Dietary fiber comes from plants and grains. Dietary fiber is not digested by the stomach or small intestine, but arrives unchanged in the colon where it has two main benefits: promoting regularity and providing nourishment for beneficial bacteria. Fiber in plant foods like vegetables, fruits, and grains can retain its density in the digestive tract and promote bulkier stool, which in certain medical circumstances, is not beneficial for all patients.
For certain medical conditions like diverticulitis, or after surgical procedures, it may be necessary to restrict the amount of dietary fiber taken in by the body to ease stress on the digestive tract. Intestinal surgery, post-colostomy, narrowing of the bowel, or an inflammatory disease are all situations where a physician might recommend a low fiber diet. Low fiber diets usually contain less than 10-15 grams of fiber per day and are rarely permanent. Patients usually are able to add more fiber back into the diet after an appropriate healing time.
What foods and food products ARE LOW in fiber?
Cooked or canned vegetables without skin or seeds, including: yellow squash, green beans, wax beans, spinach, pumpkin, eggplant, potatoes without skin, asparagus, beets, carrots
Vegetable juices without pulp
Tomato sauce and paste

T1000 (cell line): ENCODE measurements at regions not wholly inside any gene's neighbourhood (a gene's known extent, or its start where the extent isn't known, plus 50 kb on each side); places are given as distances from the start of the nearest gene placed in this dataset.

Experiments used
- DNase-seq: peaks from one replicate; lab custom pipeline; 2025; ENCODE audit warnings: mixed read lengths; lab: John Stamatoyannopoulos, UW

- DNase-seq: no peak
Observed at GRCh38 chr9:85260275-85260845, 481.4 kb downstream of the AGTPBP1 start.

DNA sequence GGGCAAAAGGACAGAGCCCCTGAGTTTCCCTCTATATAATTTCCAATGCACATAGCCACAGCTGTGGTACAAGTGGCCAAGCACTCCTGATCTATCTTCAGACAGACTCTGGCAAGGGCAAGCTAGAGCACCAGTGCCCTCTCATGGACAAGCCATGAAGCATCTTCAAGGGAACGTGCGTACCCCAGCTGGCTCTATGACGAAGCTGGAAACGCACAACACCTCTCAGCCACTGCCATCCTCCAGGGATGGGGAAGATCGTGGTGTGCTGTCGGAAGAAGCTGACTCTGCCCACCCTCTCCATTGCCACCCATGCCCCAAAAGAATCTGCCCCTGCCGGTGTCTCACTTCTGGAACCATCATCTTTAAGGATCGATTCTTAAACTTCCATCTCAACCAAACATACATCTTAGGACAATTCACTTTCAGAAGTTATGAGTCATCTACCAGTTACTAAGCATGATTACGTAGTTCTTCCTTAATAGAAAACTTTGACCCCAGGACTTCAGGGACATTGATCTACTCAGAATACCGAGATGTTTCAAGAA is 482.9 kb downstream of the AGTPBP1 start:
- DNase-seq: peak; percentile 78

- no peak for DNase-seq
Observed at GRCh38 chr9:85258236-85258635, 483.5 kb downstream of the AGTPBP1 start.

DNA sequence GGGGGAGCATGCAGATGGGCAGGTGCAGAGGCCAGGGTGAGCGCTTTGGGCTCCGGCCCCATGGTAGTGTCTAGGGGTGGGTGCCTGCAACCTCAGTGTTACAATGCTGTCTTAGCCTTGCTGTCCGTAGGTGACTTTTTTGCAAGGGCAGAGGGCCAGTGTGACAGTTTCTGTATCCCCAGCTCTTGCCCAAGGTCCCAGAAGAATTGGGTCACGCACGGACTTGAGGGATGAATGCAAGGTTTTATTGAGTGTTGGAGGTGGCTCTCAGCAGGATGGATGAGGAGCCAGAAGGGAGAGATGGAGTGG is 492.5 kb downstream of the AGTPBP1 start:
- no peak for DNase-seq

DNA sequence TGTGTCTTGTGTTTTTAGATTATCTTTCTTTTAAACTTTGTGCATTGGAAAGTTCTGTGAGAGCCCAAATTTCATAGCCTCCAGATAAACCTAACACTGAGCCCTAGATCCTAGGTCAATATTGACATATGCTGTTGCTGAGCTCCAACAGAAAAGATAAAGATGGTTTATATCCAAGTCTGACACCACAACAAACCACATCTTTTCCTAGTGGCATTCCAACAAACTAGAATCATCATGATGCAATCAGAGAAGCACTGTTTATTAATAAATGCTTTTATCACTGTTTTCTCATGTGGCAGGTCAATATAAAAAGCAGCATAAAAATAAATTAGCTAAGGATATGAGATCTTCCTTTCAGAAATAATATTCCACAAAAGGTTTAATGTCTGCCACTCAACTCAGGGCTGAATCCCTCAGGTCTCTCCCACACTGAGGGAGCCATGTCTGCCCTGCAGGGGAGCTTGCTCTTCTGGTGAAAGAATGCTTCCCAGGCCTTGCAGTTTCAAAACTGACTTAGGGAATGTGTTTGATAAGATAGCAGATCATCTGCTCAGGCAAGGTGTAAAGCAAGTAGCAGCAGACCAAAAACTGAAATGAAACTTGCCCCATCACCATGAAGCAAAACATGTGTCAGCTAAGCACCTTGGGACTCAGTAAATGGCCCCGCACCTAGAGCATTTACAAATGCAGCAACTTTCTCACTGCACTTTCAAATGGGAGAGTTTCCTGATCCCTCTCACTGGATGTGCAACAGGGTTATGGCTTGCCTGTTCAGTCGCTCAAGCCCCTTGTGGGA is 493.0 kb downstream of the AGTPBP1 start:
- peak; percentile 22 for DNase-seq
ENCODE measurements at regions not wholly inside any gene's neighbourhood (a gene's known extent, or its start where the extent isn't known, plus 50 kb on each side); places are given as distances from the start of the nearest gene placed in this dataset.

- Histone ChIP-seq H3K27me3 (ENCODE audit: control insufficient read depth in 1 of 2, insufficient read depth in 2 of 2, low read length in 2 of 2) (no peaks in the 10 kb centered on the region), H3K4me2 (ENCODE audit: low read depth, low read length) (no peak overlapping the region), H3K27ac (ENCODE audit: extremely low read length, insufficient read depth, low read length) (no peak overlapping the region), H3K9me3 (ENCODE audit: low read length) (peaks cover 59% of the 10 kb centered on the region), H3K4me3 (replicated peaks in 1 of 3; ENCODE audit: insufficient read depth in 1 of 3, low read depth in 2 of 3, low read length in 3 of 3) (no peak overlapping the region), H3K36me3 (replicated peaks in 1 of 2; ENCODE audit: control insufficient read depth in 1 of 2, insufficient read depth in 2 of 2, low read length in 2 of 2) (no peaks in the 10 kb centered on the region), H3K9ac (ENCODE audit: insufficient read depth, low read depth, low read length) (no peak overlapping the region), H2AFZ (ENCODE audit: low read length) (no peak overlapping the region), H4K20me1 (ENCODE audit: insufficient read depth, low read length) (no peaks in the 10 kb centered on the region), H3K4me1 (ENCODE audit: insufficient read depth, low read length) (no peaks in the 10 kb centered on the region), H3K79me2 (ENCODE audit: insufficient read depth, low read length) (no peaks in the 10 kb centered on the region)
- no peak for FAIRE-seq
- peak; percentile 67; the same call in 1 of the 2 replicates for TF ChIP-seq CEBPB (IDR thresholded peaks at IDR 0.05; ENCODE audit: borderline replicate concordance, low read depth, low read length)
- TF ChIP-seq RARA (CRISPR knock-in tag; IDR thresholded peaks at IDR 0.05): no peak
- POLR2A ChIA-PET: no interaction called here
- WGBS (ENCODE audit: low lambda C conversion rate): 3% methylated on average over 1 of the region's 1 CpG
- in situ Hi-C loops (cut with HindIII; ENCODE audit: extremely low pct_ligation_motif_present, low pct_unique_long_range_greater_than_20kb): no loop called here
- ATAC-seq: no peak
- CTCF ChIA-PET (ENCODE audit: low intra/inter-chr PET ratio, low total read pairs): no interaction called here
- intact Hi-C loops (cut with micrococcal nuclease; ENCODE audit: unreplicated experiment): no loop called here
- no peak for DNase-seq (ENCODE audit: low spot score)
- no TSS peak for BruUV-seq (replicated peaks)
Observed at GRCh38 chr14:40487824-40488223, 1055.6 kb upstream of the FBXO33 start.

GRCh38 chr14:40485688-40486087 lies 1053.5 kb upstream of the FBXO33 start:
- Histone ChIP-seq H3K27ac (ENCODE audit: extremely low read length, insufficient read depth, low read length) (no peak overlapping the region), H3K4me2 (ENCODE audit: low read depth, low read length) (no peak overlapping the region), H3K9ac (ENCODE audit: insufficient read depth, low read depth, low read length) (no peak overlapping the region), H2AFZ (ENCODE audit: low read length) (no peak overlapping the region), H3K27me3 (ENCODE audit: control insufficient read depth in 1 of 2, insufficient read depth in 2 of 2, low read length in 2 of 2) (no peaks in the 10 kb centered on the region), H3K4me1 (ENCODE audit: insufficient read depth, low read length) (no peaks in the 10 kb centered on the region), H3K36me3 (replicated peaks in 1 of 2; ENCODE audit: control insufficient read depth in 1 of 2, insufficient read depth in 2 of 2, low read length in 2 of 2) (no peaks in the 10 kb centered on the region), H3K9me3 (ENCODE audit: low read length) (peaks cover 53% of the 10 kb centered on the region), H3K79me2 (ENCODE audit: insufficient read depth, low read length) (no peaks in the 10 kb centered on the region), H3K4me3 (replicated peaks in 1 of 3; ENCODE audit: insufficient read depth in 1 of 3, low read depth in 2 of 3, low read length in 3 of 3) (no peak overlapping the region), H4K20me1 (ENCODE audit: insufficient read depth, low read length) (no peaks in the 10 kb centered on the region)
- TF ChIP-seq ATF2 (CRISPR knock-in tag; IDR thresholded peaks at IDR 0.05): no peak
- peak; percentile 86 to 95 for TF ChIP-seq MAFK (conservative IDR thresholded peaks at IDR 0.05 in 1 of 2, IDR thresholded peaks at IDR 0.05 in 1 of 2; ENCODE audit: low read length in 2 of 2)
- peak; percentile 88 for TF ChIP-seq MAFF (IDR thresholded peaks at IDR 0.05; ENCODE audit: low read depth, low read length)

Fruit juices without pulp
Canned fruit except pineapple
Soft fruits including bananas, melons, peeled and cooked apples, apple sauce and avocado
Bread and cereals made from refined flours, including white bread, pancakes, rolls, biscuits, waffles, muffins, cream of wheat, cream of rice, puffed rice cereal and corn flakes
What foods and food products ARE HIGH in fiber?
Cooked vegetables not on the above list
Vegetable juices with pulp
Fruit juices with pulp
Fresh fruit except those on above list
Prunes, prune juice
Dried fruit, except raisins
Whole-grain breads, cereals, rice, pasta
Chunky peanut butter
Deep frying fats
While a low fiber diet can improve your health, there are many people who do better by not decreasing fiber in their diet. Therefore, attempting a low fiber diet without physician supervision is not recommended. Your healthcare provider is the best source of information for questions and concerns related to your health. To find a physician near you, please see our locations page.